Study Findings Likely to Pave the Way for Flexible and Printable Electronic Devices

Metal halide perovskites (MHPs) are defined as a class of materials exhibiting hopeful properties for semiconductor applications, like thin-film transistors (TFTs).

High performance P-channel Tin Halide Pervoskite Thin Film Transistor Utilizing a 2D-3D Core-Shell Structure.
High performance P-channel Tin Halide Pervoskite Thin Film Transistor Utilizing a 2D-3D Core-Shell Structure. Image Credit: Kim, et al., 2021.

Tin (Sn)-based MHPs can be environmentally benign alternative to lead-based ones, which are deadly,but it is essential to resolve a few crucial problems before Sn-based MHPs can be introduced in planar semiconductor devices.

When organized into a 2D structure (or so-called quasi-2D structure with a few layers), defects in the crystal structure of Sn-based MHPs known as “grain boundaries” tend to hinder the mobility of charge carriers across the material.

If utilized in a TFT, this phenomenon leads to a big series resistance that eventually degrades performance. On the other hand, a TFT created utilizing an Sn-based MHP arranged into a 3D structure experiences a different yet still crippling issue.

The extremely high carrier density produced from the 3D material is responsible for forcing the transistor to be in the ON state permanently unless subjected to very high voltages. Needless to say, this makes such a device useless for several applications.

Luckily, a research group from Tokyo Tech, Japan, has discovered a solution to these restrictions. In a new study reported in the journal Advanced Science and headed by Assistant Professor Junghwan Kim and Honorary Professor Hideo Hosono, the scientists suggested a novel idea depending on a hybrid structure for Sn-based MHPs, known as the “2D/3D core–shell structure.”

In this structure, 3D MHP cores are completely separated from one another and linked only via short 2D MHP strips (or “shells”). This alternating arrangement resolves both of the abovementioned disadvantages at the same time. But how?

The trick to decreasing the series resistance of 2D MHPs is to remove the carrier mobility issues at grain boundaries. This is caused by misalignments between the conductive octahedra of the perovskite. As a result of the way in which the 3D cores link to the 2D segments, these misalignments vanish and the series resistance is significantly decreased.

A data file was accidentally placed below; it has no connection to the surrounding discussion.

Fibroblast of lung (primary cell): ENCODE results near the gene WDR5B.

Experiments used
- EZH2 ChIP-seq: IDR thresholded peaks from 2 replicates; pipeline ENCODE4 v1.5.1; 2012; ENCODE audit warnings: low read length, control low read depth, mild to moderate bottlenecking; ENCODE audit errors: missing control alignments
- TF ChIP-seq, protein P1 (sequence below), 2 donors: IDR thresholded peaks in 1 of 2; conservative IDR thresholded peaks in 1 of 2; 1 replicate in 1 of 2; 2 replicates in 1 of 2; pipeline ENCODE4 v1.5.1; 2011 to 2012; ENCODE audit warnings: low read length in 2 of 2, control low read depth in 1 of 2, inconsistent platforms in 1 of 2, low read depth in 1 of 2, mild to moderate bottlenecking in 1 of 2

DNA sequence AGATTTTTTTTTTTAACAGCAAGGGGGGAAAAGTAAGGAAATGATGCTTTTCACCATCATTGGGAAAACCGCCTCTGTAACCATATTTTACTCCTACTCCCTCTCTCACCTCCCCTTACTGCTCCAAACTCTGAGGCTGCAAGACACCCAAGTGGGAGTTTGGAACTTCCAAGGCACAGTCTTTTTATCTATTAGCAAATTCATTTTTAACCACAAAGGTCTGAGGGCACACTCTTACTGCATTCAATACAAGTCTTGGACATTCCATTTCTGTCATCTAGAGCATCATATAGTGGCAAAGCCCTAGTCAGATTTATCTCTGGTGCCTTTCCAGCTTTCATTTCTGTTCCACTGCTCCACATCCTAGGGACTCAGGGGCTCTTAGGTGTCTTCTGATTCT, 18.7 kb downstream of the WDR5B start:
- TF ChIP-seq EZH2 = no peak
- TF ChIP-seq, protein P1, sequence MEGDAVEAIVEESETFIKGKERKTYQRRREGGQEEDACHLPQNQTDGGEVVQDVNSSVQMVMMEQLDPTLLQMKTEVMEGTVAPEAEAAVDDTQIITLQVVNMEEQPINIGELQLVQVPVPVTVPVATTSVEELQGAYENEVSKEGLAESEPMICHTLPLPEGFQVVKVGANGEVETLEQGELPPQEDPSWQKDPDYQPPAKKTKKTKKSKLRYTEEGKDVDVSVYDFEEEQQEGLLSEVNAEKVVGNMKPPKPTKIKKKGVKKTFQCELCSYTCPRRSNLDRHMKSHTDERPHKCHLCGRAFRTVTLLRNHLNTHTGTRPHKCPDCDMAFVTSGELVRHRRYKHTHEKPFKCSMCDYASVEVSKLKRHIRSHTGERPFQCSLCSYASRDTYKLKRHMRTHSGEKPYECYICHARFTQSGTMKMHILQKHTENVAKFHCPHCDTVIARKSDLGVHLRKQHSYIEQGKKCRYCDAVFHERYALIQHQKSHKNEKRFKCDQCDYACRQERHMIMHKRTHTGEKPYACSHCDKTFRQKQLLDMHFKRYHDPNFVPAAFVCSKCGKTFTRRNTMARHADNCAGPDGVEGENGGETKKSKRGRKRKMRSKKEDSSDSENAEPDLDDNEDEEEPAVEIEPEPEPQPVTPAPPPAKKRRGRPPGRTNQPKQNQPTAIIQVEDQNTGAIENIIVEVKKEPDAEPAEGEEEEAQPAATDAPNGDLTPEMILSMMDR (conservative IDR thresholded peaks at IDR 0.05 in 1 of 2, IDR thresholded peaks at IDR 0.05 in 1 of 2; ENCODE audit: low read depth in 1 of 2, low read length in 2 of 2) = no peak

As far as the high carrier density of 3D MHPs is considered, this issue is just not present when utilizing the 2D/3D core–shell structure. Because the 3D cores are detached, their carrier density is no longer appropriate; rather, the 2D segments serve as a bottleneck and restrict the effective carrier density of the entire material.

For the effectiveness of this novel structure to be illustrated, the researchers engineered a complementary metal–oxide–semiconductor (CMOS) inverter by integrated 2D or 3D TFTs with a standard indium gallium zinc oxide TFT.

Our device exhibited a high voltage gain of 200 V/V at a drain voltage of 20 V. This performance is the best reported so far for a CMOS inverter made using Sn-MHP TFTs.

Junghwan Kim, Assistant Professor, Tokyo Institute of Technology

In this study, the innovative 2D/3D structure presented will help researchers all over the world to take benefit of the appealing electronic properties of perovskites, and their method is not restricted to a narrow class of materials or device types.

The proposed strategy could be applied to various solution-derived semiconductor systems, opening doors to flexible and printable electronics.

Junghwan Kim, Assistant Professor, Tokyo Institute of Technology

Time will be the only means through which the people will get to know what technological innovations are opened by the findings of this study.

Journal Reference:

Kim, J., et al. (2021) High-Performance P-Channel Tin Halide Perovskite Thin Film Transistor Utilizing a 2D–3D Core–Shell Structure. Advanced Science.


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